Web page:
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Kidney disease in cats and dogs

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Kidney disease in your pet can be a serious condition. Your pet's kidneys are responsible for cleansing the blood and maintaining proper levels of water and salt within the body. Blood enters the animal's kidneys through renal arteries that branch down into balls of tiny capillaries called glomeruli, which filter waste products from the blood. The fluid then passes through a series of connected tubules that reabsorb the amount of water and salt that the body needs. The remaining fluid is urine, which then passes from the kidneys to the bladder via tubes called ureters.

Chronic renal disease usually develops gradually over time as your pet ages, but it can also develop secondary to other conditions, such as diabetes or cancer. When the kidneys become less efficient at removing waste products, they try to keep up by increasing the amount of urine they produce. This means that the urine will become more dilute, and that your pet will drink more water and urinate more often. This condition is termed renal insufficiency or, when more advanced, renal failure.

Renal disease can also develop rapidly in pets of any age in certain circumstances. Poisons such as antifreeze and certain drugs can damage your pet's kidneys suddenly, resulting in acute renal failure. Sometimes, stones can form in the kidney or ureter, causing urine to back up and damage the delicate glomeruli. Bacterial infections within the kidneys can also damage this delicate tissue, leading to renal failure.

Early signs of renal insufficiency include increased thirst and urination, as the system increases the amount of urine flow. As renal failure develops, waste products build up in the blood, causing a loss of appetite, vomiting, and generally ill health. Straining to urinate is usually a sign of bladder problems, not kidney disease.

Your veterinarian can diagnose kidney disease using a combination of blood and urine tests. Your vet may also recommend an x-ray or ultrasound to look for stones, cancer, or other kidney problems. If your pet has kidney insufficiency or failure, it will likely need treatment with fluids and medications that can increase the flow of urine. Your vet may also prescribe a special protein-restricted diet so that the kidneys do not have to work as hard and to limit the buildup of waste products in the blood. You should also make certain that your pet always has access to plenty of fresh drinking water.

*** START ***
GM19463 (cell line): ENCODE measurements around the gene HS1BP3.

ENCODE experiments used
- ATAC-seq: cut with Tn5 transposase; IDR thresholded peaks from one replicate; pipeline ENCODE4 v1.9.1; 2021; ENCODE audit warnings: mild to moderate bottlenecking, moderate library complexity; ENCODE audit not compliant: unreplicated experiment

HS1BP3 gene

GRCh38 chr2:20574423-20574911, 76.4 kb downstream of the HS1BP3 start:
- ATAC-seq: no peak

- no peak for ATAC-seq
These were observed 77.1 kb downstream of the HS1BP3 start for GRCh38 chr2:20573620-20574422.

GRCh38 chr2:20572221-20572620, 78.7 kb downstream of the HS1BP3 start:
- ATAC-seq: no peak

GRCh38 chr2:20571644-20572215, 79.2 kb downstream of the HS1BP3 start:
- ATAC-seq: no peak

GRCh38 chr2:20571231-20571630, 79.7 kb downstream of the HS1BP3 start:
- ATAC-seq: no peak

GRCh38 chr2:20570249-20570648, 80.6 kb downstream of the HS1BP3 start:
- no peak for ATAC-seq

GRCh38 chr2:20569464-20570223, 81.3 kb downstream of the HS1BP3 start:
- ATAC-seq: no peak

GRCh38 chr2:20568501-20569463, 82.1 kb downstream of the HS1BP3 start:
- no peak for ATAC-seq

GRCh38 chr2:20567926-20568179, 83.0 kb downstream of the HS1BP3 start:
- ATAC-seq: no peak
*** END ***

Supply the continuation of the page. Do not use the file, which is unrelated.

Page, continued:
Q&A

How do my pet's kidneys work?

Balls of tiny capillaries called glomeruli filter waste products from the blood, then the waste fluid passes through a series of tubules that reabsorb water and salt that is needed by the body.  The remaining fluid (called urine) passes from the kidneys to the bladder via tubes called ureters.


What causes kidney disease in pets?

Chronic renal disease often develops gradually as the kidneys become less efficient with age, but it can also develop secondary to other diseases (eg, cancer or diabetes).  Kidney disease can also develop rapidly because of poisons, toxins, or infections.


What is the difference between renal insufficiency and renal failure?

Renal insufficiency is when the amount of urine increases to make up for decreased efficiency at removing waste products.  Renal failure is a severe form or renal insufficiency that is associated with other signs of illness.


How is kidney disease in pets diagnosed?

Your veterinarian can diagnose kidney disease using a combination of blood and urine tests. 


How is kidney disease in pets treated?

Kidney disease is treated with fluids and medications that increase the flow of urine.  Your vet may also prescribe a special protein-restricted diet so that the kidneys do not have to work as hard at eliminating waste products from the blood. 

Credit: Written and reviewed by John A. Bukowski, DVM, MPH, PhD and Susan E. Aiello, DVM, ELS
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